News / USA

White House-Congress Rift Over Bergdahl Deal Deepens

Members of Congress descend to a secure area at the Capitol to meet with national security officials for an intelligence briefing about the decision to swap captive Army Sgt. Bowe Bergdahl for five detainees at Guantanamo Bay, in Washington, June 9, 2014.
Members of Congress descend to a secure area at the Capitol to meet with national security officials for an intelligence briefing about the decision to swap captive Army Sgt. Bowe Bergdahl for five detainees at Guantanamo Bay, in Washington, June 9, 2014.
Reuters
— A political storm over the trade of five Taliban inmates for a captured American soldier intensified on Monday when Obama administration officials told U.S. lawmakers that up to 90 people within the administration - but no members of Congress - were told in advance about the swap.
 
“It strikes me as unfortunate that they could have 80 to 90 people in the administration aware of what was happening and not be able to trust a single Republican or Democrat in the House or the Senate,” Representative Greg Walden of Oregon, a member of the House of Representatives Republican leadership, told reporters after leaving a briefing on the exchange.
 
The White House has been trying to appease angry lawmakers since President Barack Obama announced on May 31 that Army Sergeant Bowe Bergdahl had been exchanged for the five inmates from the U.S. military prison at Guantanamo Bay in Cuba.
 
House Republicans said they planned an investigation of the exchange deal.
 
Lawmakers and human rights activists said they expected the furor would make it more difficult to win Congress' backing for Obama's avowed intention to close the detention camp, long criticized by human rights groups and others.
 
“Congress does not like to be left out of the loop,” Texas Representative Gene Green, a Democrat, told Reuters. If the White House had called at least the leaders of national security committees, “that would have been much better and maybe we would not have had this controversy,” he said.
 
Republican Senator Ted Cruz of Texas said in a Senate speech on Monday he would introduce a bill this week that would bar any federal funding for Guantanamo transfers for six months.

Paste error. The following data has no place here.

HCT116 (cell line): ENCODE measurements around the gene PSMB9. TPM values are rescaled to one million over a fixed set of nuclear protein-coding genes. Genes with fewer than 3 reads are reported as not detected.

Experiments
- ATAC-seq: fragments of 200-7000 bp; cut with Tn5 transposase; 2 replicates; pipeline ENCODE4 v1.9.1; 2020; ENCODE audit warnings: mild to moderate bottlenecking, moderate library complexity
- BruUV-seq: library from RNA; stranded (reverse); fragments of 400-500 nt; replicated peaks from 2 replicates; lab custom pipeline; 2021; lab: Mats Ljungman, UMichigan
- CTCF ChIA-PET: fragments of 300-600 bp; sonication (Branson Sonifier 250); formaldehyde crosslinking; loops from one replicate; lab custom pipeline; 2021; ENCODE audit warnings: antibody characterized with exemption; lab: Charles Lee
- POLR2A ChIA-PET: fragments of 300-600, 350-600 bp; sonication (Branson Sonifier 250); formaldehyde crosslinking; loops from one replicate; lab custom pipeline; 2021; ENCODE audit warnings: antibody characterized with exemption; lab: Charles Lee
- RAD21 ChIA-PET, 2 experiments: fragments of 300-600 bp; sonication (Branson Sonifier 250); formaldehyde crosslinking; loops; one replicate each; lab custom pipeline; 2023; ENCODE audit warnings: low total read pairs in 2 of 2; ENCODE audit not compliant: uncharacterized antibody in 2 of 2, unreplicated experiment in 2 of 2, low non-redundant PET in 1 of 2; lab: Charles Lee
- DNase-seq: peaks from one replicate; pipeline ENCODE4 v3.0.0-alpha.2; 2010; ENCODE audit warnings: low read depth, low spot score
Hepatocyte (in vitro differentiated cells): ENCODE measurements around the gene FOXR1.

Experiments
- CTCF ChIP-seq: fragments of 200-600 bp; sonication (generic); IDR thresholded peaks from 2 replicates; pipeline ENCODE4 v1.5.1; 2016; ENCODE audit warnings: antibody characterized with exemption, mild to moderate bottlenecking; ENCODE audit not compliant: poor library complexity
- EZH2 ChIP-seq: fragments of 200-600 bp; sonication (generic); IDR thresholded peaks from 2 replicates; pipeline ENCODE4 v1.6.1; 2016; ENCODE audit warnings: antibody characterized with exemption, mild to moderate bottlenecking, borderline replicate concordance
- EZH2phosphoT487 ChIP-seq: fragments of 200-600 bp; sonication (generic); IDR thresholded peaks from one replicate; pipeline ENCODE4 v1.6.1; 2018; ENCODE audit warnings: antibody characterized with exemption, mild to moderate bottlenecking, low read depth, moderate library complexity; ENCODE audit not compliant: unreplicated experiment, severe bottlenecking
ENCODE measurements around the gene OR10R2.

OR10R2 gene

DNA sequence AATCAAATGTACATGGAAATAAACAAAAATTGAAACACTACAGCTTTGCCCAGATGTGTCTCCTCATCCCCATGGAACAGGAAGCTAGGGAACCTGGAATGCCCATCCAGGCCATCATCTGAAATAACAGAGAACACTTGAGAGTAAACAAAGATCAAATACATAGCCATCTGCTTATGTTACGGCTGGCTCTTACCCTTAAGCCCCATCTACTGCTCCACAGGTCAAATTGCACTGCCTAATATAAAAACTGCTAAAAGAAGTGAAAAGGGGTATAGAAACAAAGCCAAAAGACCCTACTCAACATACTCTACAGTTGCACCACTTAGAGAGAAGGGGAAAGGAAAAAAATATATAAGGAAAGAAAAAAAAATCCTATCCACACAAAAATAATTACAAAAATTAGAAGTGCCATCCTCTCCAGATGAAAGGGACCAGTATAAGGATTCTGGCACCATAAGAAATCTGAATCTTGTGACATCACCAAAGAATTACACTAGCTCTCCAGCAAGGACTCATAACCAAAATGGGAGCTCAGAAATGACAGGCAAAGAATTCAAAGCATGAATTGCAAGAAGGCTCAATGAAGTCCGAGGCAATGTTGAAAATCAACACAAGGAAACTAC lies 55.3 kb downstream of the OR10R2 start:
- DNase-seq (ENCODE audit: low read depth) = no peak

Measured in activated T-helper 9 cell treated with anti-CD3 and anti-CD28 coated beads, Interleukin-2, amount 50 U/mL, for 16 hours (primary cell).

Congressional aides told Reuters that similar legislation is expected to be introduced as soon as this week in the Republican-led House, where opposition to closing the Guantanamo prison is far stronger than in the Democratic-controlled Senate.
 
Members of Congress were not informed about the prisoner swap deal despite U.S. law requiring that the House and Senate be given 30 days' notice before any prisoners are transferred from Guantanamo.
 
Top White House staff have apologized to a few senior lawmakers. They have also held classified briefings including Monday's session for the House and a similar one for the Senate last week.
 
A classified Senate Armed Services Committee hearing on the matter is planned for Tuesday with senior defense and intelligence officials. Secretary of Defense Chuck Hagel will testify in a public House Armed Services Committee hearing on Wednesday.
 
California Representative Buck McKeon, chairman of the House Armed Services Committee, promised an investigation of the swap deal. He said it would start with the hearing on Wednesday with Hagel, but include additional hearings and briefings.

You May Like

Uganda Court Annuls Anti-Gay Law

Court says law was passed in parliament without enough members present for a full quorum More

Multimedia Thailand Makes Efforts to Improve Conditions for Migrant Laborers

In Thailand, its not uncommon for parents to bring their children to work; one company, in-collaboration with other organizations, address safety concerns More

In Indonesia, Jihad Video Raises Concern

Video calls on Indonesians to join Islamic State of Iraq and the Levant, ISIL More

Featured Videos